WASHINGTON — I am conflicted over the results of the presidential election. On one hand, I thought Barack Obama was the better candidate and voted for him. On the other hand, like most baby boomers, I now know that for the first time in my life, the president of the United States will be younger than I am. This is not a great milestone for anyone, but for me it comes at a particularly bad time.
The past year has seen a sea change in the management of the Washington Post. Here is how it currently plays out: My boss is younger than I am. My boss' boss is younger than both of us. My boss' boss' boss is younger than all three of us. And my boss' boss' boss' boss is younger still and could plausibly pass for my daughter. In short, I am an old guy who is — to borrow from the lexicon of football (a game I can no longer play, even with geriatric friends) — "hearing footsteps."
I have come to accept it, mostly through a diabolical form of self-deception, aligning myself mentally with the youngest of readers via the strategic deployment of underpants-themed humor. But now comes this: Barack Obama has reached the pinnacle of American achievement at 47, which is 10 years younger than I am. If he serves two terms and then spends a year writing his presidential memoirs for more money than I will earn in my lifetime, he will still be younger than I am now.
The smart reader might have a question here: "Wait, was there some sort of competition between the two of you that we didn't know about?" This smart reader is a woman. No man would ask that, because men consider themselves in perpetual competition with everyone. We think, for example, that if we had the time to practice a lot, which we don't, but if we did, we might still be able to break the world pole-vault record. So, yes, as far as I was concerned, the presidency was not entirely out of the question. And now it's ruined for me.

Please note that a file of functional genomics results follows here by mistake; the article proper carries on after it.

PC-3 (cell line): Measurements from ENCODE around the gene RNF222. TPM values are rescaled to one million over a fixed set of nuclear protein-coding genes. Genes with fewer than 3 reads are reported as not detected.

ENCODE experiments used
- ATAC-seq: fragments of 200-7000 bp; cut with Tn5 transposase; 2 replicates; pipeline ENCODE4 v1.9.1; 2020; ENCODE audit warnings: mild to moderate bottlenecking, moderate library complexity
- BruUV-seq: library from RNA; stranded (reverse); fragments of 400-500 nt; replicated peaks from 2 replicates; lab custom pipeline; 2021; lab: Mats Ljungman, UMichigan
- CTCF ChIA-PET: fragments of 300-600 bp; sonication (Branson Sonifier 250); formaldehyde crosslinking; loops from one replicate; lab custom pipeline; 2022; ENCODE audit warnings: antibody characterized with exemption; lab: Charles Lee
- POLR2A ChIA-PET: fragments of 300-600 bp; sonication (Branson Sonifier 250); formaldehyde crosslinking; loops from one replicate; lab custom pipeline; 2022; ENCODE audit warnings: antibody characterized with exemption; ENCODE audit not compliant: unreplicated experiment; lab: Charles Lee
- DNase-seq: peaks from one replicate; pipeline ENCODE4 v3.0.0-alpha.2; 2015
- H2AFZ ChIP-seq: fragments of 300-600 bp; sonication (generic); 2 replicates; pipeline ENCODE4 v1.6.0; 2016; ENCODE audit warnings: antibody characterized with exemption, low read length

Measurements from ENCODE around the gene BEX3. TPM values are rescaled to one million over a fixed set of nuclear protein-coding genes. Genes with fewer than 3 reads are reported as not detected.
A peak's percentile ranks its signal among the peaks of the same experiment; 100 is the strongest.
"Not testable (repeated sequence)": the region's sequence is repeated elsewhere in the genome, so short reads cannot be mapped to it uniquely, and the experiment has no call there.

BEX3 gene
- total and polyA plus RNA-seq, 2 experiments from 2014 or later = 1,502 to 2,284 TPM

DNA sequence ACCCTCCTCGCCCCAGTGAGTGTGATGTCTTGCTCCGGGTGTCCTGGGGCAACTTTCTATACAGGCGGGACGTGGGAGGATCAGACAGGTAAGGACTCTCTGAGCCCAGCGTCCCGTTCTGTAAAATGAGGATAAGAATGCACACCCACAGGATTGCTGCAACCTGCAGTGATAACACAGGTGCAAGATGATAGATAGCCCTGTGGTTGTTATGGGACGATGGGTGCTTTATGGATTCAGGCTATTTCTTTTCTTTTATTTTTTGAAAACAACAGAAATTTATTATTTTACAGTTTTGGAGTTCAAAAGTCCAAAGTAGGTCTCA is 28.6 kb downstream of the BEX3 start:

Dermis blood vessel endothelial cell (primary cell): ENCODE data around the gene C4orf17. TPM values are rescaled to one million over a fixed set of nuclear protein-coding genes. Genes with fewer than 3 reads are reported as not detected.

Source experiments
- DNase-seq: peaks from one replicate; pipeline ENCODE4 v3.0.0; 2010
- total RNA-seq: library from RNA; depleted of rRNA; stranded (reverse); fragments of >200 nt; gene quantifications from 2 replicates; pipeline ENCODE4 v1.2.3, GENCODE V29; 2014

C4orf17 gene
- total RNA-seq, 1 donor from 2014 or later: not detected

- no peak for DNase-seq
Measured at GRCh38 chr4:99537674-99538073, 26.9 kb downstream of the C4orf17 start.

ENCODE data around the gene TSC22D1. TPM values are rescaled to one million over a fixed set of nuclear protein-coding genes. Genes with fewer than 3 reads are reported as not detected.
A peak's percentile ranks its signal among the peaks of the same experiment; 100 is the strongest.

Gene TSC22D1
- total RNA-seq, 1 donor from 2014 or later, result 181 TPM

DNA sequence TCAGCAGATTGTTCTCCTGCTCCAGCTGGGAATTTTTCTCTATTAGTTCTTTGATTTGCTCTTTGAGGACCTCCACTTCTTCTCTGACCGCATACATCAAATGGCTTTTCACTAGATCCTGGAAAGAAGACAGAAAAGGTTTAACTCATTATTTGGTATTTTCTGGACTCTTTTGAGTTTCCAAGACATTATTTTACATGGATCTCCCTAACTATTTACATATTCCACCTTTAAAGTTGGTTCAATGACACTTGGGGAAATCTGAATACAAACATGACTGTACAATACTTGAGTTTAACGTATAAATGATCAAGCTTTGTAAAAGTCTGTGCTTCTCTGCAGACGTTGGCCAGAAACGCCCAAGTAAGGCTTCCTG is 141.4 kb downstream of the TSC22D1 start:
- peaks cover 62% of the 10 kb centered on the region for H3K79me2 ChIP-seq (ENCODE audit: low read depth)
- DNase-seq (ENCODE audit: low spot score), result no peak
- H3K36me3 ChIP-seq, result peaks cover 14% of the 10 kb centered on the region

This sort of thing compels dour self-inspection. And so while most of the country was in a celebratory mood, hailing the ascendancy of a young, brilliant, verbally coherent man to the highest office in the land, I found myself thinking: My hands look like chicken feet.
They do. The skin has been drying and getting opalescent, like what you see under lap shawls in nursing homes. Also, I've been losing the ability to come up with the right word, so I find myself increasingly asking my wife if she has "seen my thing," which can be unnerving to bystanders. Plus, I get easily distracted by irrelevancies, such as why anyone would think it made any sense, orthopedically, to wear "glass slippers," particularly at a ball.
All of this was weighing heavily on me during a recent train trip to Philadelphia. When I arrived back in Washington, I left the station, waited in line for 10 minutes, got into a cab and gave the driver directions to my home. Then I called my wife to tell her I was in a cab and would be home in five minutes. "You drove to the station," she said. "Your car is in the parking lot."
So, in short, it is with highly mixed emotions that I await the inauguration of a whippersnapper. Meanwhile, there is little solace to be found anywhere. Recently, for example, I discovered that back in 2001, Obama and I had about the same number of Google hits. We have been diverging a bit since then.
Last I checked, I had 62,000, almost exactly the same number as for the phrase "denture adhesive." Obama had 275-million, which was more than "God Almighty."
Gene Weingarten can be reached at firstname.lastname@example.org. You can chat with him online at noon Tuesdays at www.washingtonpost.com.